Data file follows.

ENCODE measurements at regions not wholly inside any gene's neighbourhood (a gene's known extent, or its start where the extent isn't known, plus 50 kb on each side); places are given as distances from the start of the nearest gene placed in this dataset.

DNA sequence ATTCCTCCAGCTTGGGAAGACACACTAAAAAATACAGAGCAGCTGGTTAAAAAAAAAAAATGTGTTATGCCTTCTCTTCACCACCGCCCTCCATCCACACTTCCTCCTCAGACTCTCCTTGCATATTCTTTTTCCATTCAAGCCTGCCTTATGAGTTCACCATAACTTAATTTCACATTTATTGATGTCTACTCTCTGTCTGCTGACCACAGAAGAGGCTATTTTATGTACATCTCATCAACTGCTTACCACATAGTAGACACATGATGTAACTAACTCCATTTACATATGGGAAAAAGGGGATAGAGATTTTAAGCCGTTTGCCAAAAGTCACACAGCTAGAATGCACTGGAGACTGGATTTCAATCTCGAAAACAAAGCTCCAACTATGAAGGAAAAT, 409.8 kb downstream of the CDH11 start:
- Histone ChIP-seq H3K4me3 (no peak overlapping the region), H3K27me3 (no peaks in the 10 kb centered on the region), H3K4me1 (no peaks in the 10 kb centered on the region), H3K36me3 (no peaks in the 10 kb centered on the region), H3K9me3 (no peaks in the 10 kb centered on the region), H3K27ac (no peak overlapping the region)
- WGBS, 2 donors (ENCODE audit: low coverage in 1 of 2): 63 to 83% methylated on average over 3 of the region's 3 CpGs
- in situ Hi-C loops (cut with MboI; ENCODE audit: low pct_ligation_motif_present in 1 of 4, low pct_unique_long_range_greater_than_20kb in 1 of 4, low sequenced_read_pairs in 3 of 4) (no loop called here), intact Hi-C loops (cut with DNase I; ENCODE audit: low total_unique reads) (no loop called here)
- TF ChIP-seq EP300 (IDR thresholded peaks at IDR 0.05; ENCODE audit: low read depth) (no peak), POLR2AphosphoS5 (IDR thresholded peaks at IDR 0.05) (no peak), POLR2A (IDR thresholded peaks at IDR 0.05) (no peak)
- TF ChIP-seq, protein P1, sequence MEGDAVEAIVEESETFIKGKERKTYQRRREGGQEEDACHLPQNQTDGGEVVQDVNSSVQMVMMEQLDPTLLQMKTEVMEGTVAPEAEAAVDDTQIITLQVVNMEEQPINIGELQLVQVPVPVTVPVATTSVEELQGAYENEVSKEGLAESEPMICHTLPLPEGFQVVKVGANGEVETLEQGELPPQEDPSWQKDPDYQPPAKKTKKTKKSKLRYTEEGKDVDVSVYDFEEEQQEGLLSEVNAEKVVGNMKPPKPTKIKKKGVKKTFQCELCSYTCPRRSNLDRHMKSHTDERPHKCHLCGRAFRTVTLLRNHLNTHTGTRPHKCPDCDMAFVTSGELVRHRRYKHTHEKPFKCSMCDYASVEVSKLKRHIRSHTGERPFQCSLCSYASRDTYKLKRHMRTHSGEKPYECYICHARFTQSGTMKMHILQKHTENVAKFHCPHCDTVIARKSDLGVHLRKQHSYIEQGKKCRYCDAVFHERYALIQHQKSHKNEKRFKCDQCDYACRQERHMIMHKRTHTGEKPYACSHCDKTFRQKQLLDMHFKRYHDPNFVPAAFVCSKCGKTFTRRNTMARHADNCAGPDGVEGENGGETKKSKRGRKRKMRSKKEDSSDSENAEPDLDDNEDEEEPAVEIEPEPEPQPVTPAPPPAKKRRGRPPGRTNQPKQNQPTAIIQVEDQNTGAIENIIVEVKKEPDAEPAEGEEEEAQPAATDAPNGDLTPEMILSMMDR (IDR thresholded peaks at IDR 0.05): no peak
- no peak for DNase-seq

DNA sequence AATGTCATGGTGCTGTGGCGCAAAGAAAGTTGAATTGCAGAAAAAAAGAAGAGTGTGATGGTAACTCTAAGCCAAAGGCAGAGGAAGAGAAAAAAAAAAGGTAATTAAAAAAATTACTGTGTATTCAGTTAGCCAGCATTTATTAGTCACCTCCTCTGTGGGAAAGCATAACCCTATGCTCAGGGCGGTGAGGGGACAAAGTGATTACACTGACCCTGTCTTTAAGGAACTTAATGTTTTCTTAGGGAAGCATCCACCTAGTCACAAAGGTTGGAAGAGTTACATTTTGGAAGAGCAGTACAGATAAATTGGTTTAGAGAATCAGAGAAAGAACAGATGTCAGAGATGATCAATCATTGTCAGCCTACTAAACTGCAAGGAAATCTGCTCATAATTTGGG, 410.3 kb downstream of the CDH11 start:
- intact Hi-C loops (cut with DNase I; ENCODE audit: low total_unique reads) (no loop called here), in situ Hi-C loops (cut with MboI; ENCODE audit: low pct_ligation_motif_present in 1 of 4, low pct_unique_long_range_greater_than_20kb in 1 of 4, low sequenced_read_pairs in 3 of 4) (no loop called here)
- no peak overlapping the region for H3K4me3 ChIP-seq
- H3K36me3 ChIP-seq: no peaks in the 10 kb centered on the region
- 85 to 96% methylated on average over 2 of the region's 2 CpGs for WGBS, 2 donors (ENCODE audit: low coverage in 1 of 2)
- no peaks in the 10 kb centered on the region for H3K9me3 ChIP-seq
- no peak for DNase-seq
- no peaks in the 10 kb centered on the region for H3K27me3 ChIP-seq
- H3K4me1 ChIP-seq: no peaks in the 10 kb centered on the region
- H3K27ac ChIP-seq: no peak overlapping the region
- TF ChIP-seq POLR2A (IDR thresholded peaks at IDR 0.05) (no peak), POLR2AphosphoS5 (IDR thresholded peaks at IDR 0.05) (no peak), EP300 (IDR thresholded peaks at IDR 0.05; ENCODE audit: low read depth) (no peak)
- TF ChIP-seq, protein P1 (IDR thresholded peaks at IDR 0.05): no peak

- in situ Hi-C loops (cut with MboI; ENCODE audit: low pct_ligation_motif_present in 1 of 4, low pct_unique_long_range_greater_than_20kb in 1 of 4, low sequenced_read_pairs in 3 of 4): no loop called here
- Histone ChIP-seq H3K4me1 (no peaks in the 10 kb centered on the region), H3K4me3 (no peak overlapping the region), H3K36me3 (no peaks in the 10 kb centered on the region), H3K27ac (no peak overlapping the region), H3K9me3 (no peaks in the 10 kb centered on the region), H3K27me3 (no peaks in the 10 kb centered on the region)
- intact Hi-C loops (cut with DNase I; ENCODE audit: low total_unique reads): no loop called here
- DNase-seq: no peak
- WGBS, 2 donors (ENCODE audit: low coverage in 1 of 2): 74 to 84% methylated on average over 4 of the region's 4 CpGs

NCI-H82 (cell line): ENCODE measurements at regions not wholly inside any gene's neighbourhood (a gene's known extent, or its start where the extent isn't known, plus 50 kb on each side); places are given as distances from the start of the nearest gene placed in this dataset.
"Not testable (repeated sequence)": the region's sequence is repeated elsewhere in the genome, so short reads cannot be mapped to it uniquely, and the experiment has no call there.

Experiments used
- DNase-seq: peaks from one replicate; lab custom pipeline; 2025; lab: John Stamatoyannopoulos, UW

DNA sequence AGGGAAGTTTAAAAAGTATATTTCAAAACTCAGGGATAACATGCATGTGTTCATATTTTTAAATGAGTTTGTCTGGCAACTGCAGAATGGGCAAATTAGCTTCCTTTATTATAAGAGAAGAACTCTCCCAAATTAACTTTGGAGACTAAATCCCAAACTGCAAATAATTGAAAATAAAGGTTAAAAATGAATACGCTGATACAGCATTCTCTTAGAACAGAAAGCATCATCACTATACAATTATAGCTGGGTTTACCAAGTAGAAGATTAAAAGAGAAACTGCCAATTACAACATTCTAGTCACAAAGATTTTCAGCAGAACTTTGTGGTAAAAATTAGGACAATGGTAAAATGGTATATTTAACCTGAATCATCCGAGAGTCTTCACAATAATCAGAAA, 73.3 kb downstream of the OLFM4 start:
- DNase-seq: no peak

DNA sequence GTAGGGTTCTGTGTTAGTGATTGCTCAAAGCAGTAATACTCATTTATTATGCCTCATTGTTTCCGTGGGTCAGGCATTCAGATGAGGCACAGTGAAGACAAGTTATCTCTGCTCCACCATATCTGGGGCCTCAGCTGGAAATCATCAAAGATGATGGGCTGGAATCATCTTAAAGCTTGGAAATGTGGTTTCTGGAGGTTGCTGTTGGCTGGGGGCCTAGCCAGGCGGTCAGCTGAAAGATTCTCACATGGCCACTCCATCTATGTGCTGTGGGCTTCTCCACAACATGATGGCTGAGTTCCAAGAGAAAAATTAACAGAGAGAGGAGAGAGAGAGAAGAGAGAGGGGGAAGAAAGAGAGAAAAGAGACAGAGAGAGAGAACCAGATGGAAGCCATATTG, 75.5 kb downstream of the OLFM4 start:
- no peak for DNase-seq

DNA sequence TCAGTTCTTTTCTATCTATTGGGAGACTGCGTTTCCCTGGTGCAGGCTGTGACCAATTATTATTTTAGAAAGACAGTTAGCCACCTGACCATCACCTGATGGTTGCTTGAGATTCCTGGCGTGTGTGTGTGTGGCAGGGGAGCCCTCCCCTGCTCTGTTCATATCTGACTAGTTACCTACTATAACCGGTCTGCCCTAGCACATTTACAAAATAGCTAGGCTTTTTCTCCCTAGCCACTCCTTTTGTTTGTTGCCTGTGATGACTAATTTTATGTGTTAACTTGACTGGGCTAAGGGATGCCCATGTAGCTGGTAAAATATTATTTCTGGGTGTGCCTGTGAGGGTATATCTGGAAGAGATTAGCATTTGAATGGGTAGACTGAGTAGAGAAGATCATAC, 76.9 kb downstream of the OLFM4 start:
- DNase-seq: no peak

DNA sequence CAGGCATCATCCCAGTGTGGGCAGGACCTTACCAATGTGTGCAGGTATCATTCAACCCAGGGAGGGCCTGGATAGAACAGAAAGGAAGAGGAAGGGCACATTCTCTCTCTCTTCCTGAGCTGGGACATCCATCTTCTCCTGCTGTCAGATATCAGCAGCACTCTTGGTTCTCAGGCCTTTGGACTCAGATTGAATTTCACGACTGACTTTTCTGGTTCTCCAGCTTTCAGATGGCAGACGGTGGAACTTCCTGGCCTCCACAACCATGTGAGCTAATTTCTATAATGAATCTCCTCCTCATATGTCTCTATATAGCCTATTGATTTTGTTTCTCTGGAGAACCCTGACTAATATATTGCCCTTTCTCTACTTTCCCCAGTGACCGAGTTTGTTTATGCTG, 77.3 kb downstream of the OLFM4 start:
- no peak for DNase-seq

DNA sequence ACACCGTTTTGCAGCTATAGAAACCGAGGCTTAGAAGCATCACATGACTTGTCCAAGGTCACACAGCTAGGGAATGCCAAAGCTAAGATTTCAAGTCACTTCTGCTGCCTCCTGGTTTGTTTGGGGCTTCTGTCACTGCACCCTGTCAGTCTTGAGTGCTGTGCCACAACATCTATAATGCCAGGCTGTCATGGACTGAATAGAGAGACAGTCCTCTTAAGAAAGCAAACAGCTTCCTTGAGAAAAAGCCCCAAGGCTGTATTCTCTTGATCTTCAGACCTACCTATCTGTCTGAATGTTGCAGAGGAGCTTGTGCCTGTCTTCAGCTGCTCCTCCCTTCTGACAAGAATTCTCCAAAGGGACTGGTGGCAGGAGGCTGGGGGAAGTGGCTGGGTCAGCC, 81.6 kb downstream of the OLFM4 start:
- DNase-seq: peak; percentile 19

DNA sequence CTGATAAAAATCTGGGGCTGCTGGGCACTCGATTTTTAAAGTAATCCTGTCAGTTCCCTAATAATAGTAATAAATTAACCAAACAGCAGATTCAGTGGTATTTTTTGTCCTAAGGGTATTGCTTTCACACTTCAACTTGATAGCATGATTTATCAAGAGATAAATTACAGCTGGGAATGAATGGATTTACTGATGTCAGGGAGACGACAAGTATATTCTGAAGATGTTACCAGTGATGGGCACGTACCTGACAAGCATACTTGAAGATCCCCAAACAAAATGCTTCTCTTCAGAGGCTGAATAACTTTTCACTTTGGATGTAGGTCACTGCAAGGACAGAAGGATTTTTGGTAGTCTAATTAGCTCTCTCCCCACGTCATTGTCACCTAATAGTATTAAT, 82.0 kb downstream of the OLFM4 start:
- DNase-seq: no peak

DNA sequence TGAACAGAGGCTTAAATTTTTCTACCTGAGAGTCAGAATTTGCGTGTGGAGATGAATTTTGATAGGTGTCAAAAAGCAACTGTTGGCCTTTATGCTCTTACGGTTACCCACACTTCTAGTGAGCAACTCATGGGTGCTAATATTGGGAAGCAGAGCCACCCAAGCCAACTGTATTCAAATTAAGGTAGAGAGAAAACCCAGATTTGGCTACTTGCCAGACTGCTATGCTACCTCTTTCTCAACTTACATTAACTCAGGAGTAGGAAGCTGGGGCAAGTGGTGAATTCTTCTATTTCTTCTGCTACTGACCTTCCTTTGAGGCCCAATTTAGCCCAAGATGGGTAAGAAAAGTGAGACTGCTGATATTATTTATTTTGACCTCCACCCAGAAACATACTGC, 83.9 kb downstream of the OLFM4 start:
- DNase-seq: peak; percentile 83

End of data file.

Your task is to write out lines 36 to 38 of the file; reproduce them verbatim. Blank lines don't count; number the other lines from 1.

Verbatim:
DNA sequence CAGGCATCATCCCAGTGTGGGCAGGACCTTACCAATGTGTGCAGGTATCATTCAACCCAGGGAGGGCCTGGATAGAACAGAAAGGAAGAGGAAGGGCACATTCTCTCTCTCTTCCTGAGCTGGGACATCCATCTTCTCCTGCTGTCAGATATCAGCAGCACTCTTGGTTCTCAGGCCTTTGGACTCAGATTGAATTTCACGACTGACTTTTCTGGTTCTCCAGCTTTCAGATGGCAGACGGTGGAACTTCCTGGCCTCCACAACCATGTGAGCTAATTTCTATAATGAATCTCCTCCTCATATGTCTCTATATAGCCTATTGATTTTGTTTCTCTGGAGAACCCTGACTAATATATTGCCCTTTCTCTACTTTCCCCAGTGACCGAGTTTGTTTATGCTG, 77.3 kb downstream of the OLFM4 start:
- no peak for DNase-seq

DNA sequence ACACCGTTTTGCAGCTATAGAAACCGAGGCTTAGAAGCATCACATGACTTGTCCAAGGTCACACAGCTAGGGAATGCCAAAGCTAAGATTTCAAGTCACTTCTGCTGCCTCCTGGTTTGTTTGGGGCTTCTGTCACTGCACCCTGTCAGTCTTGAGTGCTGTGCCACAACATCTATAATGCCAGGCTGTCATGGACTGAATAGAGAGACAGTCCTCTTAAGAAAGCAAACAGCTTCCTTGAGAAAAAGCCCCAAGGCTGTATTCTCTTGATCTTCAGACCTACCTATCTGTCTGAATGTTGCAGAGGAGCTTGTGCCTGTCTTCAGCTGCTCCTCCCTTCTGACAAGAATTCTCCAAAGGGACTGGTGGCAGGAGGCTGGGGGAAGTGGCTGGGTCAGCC, 81.6 kb downstream of the OLFM4 start: